Typically, full-time students enroll in two five-credit courses each quarter during their first two years in the program. In the first year, students typically take one course pertinent to their area of interest or a research methodology course in addition to a core course each quarter.

All students funded by TAs, RAs, or GSAs must be registered for a minimum of 10 credits during fall, winter and spring quarters. Students receiving funding during summer quarter MUST be registered for a minimum of 2 credits during that quarter.

Registration Eligibility

After you have been offered admission, the Registration Office sends a request for $250.00 Enrollment Confirmation Deposit (ECD) to indicate the intent to register. This nonrefundable deposit will apply toward the first quarter's tuition. Once this fee has been paid and your immunization records approved, the Office of the Registrar will send you a "registration appointment" with information on how and when to register.

Dropping and Adding Courses

If you need to drop or add a course, be certain to do this within the first five days of the quarter to avoid a $20 change of registration fee or possible tuition forfeiture. Once the change of registration fee is in effect, and you need to change your schedule, make all changes in ONE day, so you get charged once. If you drop classes after the 8th day of the quarter, you will be charged a $20 (change of registration fee) and tuition forfeiture.

Tuition Forfeiture

Tuition forfeitures are fees that are charged when you make changes to your schedule from the 8th through the 30th calendar day of the quarter that result in you dropping from one tuition rate to another, or withdrawing completely from your classes.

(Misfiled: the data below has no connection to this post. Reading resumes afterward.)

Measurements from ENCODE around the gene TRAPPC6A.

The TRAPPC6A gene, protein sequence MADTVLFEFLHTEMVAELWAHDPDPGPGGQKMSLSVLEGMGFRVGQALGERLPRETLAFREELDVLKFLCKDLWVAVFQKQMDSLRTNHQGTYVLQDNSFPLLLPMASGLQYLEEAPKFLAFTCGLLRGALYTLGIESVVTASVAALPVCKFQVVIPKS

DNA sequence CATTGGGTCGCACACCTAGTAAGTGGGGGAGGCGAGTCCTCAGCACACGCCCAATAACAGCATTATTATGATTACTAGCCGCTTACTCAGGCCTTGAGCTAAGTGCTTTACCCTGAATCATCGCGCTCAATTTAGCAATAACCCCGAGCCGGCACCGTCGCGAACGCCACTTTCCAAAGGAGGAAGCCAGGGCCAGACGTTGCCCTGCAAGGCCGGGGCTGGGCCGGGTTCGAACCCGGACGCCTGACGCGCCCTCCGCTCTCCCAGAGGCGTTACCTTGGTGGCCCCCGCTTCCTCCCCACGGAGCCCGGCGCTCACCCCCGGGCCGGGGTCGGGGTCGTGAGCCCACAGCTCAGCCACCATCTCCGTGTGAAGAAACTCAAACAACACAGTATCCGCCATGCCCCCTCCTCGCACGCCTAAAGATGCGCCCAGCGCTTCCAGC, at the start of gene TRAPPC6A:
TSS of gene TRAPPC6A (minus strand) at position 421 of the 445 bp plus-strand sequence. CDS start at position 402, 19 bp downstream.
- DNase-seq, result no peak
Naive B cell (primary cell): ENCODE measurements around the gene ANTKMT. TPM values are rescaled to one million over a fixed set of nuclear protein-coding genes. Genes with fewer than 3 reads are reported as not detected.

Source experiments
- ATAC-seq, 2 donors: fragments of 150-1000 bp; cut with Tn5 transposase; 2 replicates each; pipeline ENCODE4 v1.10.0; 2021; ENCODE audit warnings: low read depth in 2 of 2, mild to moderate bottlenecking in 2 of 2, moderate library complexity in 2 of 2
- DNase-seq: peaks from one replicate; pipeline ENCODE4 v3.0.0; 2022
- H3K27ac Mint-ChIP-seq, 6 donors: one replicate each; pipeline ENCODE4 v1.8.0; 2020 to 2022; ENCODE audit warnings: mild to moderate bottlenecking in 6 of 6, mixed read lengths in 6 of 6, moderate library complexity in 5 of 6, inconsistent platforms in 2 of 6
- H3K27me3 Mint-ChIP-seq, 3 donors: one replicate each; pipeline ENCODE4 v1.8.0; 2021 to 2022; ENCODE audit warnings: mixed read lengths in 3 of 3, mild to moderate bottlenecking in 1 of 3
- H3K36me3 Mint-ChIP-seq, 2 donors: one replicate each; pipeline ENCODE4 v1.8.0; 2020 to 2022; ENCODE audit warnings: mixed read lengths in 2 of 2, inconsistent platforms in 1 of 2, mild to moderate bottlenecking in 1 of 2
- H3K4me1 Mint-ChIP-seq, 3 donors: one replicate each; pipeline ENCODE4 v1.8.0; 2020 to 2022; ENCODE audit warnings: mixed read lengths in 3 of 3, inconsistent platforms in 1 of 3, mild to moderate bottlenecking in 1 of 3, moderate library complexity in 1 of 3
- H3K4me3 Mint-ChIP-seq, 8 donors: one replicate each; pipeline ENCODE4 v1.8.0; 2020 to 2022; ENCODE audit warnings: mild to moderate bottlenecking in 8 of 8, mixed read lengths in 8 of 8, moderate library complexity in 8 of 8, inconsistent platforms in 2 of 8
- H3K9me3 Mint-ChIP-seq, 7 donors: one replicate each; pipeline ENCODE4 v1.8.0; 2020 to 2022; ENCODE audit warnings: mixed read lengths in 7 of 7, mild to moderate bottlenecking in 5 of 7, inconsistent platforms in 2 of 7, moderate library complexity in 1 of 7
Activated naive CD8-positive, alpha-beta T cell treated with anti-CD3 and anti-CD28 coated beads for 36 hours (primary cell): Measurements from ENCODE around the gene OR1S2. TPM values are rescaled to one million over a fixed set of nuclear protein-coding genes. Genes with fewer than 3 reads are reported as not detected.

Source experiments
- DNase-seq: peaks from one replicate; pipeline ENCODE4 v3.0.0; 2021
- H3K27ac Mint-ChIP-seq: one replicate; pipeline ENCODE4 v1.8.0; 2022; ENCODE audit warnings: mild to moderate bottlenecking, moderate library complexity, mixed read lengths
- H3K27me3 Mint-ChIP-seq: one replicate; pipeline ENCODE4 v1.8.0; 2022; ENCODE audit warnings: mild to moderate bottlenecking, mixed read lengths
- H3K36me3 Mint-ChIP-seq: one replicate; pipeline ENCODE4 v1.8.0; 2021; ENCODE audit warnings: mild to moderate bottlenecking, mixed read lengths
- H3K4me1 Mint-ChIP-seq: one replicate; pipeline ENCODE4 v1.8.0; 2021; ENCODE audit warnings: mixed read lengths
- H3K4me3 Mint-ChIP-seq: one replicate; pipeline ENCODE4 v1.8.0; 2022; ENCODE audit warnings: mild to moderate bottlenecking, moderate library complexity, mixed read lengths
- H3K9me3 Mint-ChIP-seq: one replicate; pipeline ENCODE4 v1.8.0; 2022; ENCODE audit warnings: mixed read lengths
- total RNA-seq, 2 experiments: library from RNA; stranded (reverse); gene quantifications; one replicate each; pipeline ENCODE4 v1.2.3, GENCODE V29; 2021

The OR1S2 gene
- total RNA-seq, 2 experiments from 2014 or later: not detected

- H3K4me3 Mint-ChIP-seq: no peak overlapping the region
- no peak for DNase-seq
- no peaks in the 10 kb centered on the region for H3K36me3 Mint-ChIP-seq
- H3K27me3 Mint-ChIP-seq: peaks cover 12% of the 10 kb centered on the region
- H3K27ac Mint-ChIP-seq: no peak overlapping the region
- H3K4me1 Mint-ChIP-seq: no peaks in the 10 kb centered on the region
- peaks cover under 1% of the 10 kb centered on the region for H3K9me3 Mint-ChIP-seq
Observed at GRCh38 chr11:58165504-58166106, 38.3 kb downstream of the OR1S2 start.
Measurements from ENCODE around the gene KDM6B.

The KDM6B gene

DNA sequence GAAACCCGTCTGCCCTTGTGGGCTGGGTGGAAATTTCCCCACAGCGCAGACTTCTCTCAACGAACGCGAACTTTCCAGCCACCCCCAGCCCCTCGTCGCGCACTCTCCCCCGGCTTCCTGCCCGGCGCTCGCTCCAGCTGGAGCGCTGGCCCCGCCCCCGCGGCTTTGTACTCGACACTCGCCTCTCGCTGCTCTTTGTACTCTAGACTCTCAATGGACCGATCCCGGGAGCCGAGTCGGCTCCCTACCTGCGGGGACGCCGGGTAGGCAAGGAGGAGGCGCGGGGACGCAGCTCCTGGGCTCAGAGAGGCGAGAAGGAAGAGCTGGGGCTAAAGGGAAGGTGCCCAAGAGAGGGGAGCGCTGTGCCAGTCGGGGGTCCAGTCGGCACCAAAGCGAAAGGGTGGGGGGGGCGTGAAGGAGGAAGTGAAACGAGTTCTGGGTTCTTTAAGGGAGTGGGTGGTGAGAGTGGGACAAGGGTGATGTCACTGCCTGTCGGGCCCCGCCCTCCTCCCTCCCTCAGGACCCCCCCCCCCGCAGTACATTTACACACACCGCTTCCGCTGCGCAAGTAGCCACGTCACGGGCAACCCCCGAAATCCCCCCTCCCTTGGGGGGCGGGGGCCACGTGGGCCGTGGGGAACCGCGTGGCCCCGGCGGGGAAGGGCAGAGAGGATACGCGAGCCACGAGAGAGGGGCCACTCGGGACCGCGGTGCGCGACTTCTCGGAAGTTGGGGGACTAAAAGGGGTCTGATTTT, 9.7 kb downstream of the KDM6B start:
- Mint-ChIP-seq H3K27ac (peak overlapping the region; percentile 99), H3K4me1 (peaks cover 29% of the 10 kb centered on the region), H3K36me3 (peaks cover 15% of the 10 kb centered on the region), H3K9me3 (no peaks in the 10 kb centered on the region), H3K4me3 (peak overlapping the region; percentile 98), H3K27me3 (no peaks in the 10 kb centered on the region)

You should note, that you are permitted only ONE drop after the second week of the quarter, per academic year – choose wisely!

Number of Credits Required

  • TAs and RAs must register for a minimum of 10 credit hours for each quarter of their appointment (2 credits for Summer Quarter).
  • Full-time Status: 10-18 credit hours (a minimum of 10).
  • Summer Quarter Status: a minimum of 2 credits (If you were registered during the previous academic year).
  • If a student has an ASE (Academic Student Employee) appointment, the student will need to file a Petition for Reduced Enrollment, i.e. if you have an ASE appointment with the IWP Program (Interdisciplinary Writing Program).
  • The tuition charge is the same for 7-18 credit hours. You will be charged additional tuition for credits in excess of 18.
  • Minimum Credits to maintain Financial Aid: 10 variable+.
  • For Full time Financial Aid you likely need anywhere between 5-10 credits every quarter (including summer). Please check with  Student Fiscal Services, sfshelp@uw.edu, 206-543-4694, for your particular situation.

Office Space

  • PDL B110 H is the designated Graduate Student lounge. Students are responsible for space assignments and upkeep of the office.
  • PDL B111 is the designated TA (Teaching Assistant) and PTL (Part-time Lecturer) office.
  • PDL B110 C is the Copy and Mail room.
  • PDL B110 G is the GWSS Conference room.
  • PDL B110 is the GWSS Main Office

E-Mail

In order to sign up for a UW e-mail account, go to Get your UW NetID. Then follow the online instructions. Send questions to UW Technology Service Center (IT CONNECT) via email help@uw.edu or call 206-221-5000.

UW Graduate & Professional Student Senate (GPSS)

GPSS is the official student government for graduate and professional students at the University of Washington. GPSS is comprised of two senators from each degree-granting department, four officers, and several staff members. GPSS represents students to the university and the legislature, funds graduate programming, and hosts regular social events. 

General Office Hours: Tuesday: 10:00 am - 4:00 pm, Wednesday: 10:00 am - 5:30 pm, Thursday: 10:00 am - 4:00 pm / Office: HUB 314 / Phone: (206) 543-8576 / Email: gpss@uw.edu,  Facebook

MyGrad Program - Student